The finding of high proportions of Chinese CHD patients screening positive with anxiety and depression using the HADS is consistent with previous studies conducted in China or in western countries [3, 5, 34, 35]
The CFA findings are in many respects, rather surprising. It has been suggested that the bi-dimensional underlying factor structure of the HADS observed in many early psychometric evaluations of this instrument is an artifact of the factor extraction method (exploratory factor analysis) and that the instrument is indeed tri-dimensional, a perspective supportive by more recent studies using CFA . In studies of the HADS in patients with CHD using CFA, a clear advantage of three-factor models over two-factor models is consistently observed [18–20]. In the current study the best performing three-factor and two-factor models were equivalent in terms of model fit indices and offered a good fit to the data. It is interesting however to reflect that the best-performing two-factor model of Moorey et al. , represents a modification of the original model proposed by the instrument developers , suggesting that even in the context of a two-factor model, the traditional HADS scoring system may not be optimal. The best-performing three-factor model of Dunbar et al.  is an important observation because it represents a good performing model based on a cogent theoretical model of anxiety and depression. The observation of a well-fitting theoretical model when applied to clinical data is deemed to be a good test of the model.
Given the observation that tri-dimensional models offered a similar fit to the data as bi-dimensional models, the issue of scoring the instrument as a tri-dimensional instrument is worthy of discussion. It has been previously suggested that the HADS could be scored as a three sub-scale instrument . However, such tri-dimensional scoring approaches that have been proposed are complex and time-consuming for busy practitioners to use routinely since they require factor scores to be regressed to calculate sub-scale scores . A key operational rubric of the HADS is that it is a quickly administered and easily scored measure, therefore implementation of a complicated scoring system would be highly undesirable. Moreover, the extensive use of the HADS in clinical research over the last 20 years has led to the dissemination of several hundred publications reporting the HADS sub-scale means for a broad range of clinical groups. Adopting a tri-dimensional scoring approach would essentially remove this valuable reference data for comparative purposes in new research. Finally, the principle finding of the current study of no clear advantage of tri-dimensional models over bi-dimensional models would suggest that consideration of tri-dimensional scoring approaches is at the very best, highly premature.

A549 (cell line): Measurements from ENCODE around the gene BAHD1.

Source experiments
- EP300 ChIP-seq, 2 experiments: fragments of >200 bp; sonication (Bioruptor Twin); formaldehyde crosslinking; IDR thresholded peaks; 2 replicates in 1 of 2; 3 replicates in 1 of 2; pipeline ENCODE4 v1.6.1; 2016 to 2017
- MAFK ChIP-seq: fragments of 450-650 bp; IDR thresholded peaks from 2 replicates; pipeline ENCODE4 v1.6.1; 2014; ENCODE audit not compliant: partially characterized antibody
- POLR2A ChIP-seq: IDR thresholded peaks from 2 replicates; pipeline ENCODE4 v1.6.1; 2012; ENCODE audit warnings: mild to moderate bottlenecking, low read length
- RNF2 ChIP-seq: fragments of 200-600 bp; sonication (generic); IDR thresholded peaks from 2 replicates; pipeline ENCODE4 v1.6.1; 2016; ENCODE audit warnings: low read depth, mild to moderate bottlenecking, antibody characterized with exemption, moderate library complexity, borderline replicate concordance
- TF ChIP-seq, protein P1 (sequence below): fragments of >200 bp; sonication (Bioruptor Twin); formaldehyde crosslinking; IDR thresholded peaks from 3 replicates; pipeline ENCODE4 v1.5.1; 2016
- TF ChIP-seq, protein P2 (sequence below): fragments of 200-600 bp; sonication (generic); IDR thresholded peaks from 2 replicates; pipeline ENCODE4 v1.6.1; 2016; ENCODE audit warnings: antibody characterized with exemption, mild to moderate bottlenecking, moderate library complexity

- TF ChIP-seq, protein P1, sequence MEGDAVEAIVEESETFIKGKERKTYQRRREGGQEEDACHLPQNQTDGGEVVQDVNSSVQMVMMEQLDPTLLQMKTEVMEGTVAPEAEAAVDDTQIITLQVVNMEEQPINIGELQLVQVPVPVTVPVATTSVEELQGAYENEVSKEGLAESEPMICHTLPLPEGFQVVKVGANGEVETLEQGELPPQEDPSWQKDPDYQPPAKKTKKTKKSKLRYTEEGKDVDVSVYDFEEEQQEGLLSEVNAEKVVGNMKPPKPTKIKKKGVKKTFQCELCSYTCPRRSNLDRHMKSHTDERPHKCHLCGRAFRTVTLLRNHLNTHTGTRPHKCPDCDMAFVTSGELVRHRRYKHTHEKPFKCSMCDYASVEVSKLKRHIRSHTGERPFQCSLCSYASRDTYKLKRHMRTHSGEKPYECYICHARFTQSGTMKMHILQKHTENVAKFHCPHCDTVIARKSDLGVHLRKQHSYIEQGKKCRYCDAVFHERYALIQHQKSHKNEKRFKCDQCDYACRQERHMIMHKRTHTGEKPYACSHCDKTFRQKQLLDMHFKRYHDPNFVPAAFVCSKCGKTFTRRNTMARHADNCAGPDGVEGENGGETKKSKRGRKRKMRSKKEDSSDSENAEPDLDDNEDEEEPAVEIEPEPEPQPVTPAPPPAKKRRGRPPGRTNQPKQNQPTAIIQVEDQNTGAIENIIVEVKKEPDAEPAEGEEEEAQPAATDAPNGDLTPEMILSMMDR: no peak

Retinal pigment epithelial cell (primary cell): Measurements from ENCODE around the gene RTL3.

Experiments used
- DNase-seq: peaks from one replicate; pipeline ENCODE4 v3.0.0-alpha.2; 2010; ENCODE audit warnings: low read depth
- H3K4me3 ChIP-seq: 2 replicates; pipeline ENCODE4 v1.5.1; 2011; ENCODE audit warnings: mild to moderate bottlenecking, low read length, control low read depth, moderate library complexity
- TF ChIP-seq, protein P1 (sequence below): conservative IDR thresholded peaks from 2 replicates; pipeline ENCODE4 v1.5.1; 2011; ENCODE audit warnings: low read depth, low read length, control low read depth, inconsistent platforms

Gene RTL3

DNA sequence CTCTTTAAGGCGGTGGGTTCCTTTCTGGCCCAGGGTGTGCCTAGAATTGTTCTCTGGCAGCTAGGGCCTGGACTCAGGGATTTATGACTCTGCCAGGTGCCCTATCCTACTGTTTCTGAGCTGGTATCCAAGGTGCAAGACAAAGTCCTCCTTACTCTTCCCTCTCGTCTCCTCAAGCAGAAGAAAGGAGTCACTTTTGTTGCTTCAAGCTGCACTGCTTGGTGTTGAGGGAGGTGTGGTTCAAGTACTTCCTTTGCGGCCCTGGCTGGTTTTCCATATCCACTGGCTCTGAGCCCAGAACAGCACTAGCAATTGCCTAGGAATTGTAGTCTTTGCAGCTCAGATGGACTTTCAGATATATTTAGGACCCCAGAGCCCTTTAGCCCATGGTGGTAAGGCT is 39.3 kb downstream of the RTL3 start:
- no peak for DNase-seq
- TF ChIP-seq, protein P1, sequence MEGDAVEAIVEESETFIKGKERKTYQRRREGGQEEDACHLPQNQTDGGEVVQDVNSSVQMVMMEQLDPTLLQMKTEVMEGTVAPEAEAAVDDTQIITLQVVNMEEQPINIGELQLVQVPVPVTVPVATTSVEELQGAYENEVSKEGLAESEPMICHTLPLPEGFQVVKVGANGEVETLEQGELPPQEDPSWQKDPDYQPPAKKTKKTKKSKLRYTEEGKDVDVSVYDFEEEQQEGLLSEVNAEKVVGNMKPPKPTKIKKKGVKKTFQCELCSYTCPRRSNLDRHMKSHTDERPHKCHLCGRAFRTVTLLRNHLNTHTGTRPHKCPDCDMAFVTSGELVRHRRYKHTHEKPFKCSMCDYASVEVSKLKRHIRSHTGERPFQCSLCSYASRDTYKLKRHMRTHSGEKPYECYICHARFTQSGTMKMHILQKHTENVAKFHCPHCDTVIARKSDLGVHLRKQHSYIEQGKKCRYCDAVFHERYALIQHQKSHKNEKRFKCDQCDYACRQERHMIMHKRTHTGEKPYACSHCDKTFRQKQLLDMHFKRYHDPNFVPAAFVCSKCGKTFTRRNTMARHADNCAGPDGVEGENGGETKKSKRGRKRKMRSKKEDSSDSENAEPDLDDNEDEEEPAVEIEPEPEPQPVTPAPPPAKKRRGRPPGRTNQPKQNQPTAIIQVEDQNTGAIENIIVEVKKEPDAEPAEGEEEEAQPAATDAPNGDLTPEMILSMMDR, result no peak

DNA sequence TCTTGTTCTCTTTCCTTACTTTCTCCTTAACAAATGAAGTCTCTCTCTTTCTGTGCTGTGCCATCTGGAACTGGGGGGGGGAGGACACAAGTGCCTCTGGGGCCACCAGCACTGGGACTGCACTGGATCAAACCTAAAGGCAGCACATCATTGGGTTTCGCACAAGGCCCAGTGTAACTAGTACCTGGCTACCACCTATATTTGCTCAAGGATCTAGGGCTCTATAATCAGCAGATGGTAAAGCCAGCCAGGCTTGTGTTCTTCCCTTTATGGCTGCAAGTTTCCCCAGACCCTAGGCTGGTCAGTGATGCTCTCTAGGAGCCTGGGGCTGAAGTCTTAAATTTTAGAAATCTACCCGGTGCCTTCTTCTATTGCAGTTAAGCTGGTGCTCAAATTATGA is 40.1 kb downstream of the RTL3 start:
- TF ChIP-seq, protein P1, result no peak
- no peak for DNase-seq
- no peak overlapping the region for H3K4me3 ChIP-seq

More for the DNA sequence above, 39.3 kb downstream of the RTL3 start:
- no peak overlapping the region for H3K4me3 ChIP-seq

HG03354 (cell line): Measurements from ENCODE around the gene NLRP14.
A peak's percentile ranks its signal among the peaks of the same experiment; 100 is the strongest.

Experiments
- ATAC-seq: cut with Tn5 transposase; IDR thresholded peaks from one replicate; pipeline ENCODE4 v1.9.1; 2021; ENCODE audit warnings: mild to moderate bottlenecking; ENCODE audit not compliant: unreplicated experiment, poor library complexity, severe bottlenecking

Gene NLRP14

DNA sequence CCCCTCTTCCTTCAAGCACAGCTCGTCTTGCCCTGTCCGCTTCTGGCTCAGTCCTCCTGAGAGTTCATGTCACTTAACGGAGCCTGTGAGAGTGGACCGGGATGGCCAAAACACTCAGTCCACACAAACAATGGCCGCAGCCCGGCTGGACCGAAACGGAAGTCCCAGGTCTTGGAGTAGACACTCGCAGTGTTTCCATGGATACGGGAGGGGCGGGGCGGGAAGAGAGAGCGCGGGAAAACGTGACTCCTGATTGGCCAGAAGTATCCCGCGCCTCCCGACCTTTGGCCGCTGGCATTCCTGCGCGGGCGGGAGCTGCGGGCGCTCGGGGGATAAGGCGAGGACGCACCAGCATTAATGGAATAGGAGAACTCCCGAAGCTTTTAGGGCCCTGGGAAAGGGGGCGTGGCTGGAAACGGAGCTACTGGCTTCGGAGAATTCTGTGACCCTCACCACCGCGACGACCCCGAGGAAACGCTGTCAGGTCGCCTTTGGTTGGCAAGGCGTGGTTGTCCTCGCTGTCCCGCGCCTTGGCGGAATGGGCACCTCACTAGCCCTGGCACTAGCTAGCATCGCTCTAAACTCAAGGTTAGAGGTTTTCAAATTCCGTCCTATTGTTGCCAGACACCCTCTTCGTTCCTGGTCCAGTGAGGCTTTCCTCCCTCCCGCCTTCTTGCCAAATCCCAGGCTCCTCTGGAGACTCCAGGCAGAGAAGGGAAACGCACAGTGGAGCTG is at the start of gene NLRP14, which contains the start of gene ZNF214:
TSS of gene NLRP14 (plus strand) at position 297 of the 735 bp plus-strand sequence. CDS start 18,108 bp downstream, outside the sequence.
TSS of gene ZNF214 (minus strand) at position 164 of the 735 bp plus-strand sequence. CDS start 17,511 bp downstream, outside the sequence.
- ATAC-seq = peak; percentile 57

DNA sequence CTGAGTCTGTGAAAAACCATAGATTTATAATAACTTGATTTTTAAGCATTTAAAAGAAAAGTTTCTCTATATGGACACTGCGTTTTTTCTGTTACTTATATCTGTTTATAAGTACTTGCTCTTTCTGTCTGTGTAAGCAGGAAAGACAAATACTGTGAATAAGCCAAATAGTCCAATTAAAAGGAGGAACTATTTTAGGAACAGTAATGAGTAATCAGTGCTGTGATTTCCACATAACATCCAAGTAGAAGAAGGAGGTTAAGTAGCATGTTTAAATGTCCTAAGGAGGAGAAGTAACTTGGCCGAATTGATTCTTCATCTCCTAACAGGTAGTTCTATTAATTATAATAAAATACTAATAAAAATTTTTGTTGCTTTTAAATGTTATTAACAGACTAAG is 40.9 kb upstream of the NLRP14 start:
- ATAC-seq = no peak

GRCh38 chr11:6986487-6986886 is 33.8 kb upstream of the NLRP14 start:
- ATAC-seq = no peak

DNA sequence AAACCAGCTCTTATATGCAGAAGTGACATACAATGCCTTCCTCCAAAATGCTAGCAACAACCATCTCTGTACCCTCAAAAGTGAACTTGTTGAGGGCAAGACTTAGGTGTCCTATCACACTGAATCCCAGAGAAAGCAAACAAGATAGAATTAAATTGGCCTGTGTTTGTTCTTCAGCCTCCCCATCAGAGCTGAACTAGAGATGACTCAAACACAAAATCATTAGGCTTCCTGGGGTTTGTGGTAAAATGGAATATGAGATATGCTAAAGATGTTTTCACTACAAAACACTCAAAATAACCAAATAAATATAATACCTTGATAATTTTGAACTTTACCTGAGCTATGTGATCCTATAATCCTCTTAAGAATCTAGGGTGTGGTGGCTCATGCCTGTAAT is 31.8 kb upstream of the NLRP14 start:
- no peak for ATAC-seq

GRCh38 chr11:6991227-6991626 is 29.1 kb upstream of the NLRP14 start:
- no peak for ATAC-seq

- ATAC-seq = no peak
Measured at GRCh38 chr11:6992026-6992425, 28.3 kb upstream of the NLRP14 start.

The finding of virtually identical fit characteristics of the best performing two and three-factor models also raises the issue of conclusively defining the underlying factor structure of the HADS. The HADS clearly cannot be both bi-dimensional and tri-dimensional within the same data set and further clarification of the structure of the instrument is desirable since this may provide additional evidence not only on the limitations of the HADS, but also the development, enhancement and possible future revision of this widely used measure. The current study was limited by sample size and this may be an important factor in clarifying the relative performance of the competing models tested. It is worthy of note that a number of studies that have utilised factor analysis with large sample sizes have found a clear advantage in model fit of tri-dimensional models over the traditional anxiety/depression bi-dimensional model of the HADS [17, 18, 26]. Large sample sizes are generally desirable in confirmatory factor analysis and the conservative sample size of the current study may have contributed to the absence of differences in model fit between the best-fit two and three-factor models. Further research is necessary to address this particular issue conclusively.
Previous findings of the factor structure of the Chinese version of the HADS in Cantonese-speaking Chinese CHD patients in Hong Kong indicates clear and consistent superiority of three-factor models in fits to data . One possibility that may account for the ambiguous factorial conclusions in the current investigation concerns the issue of translation. Translating English language instruments to Chinese language versions can be problematic in terms of establishing cultural and semantic equivalence [36, 37].
The original validation of the Chinese version of the HADS  identified potential issues of case detection accuracy with the instrument. It is conceivable that problems of case detection accuracy may be artifactual of the original translation process, which may also explain inconsistencies between the underlying factor structure of the instrument between Mandarin-speaking Chinese CHD patients in the current study and those reported in Cantonese-speaking Chinese CHD patients.
It should be acknowledged that the current study had a number of limitations, in particular, the modest sample size and the absence of a comparison to a 'gold standard' such as a structured clinical interview to assess for anxiety and depressive disorder. Further research addressing these limitations is recommended.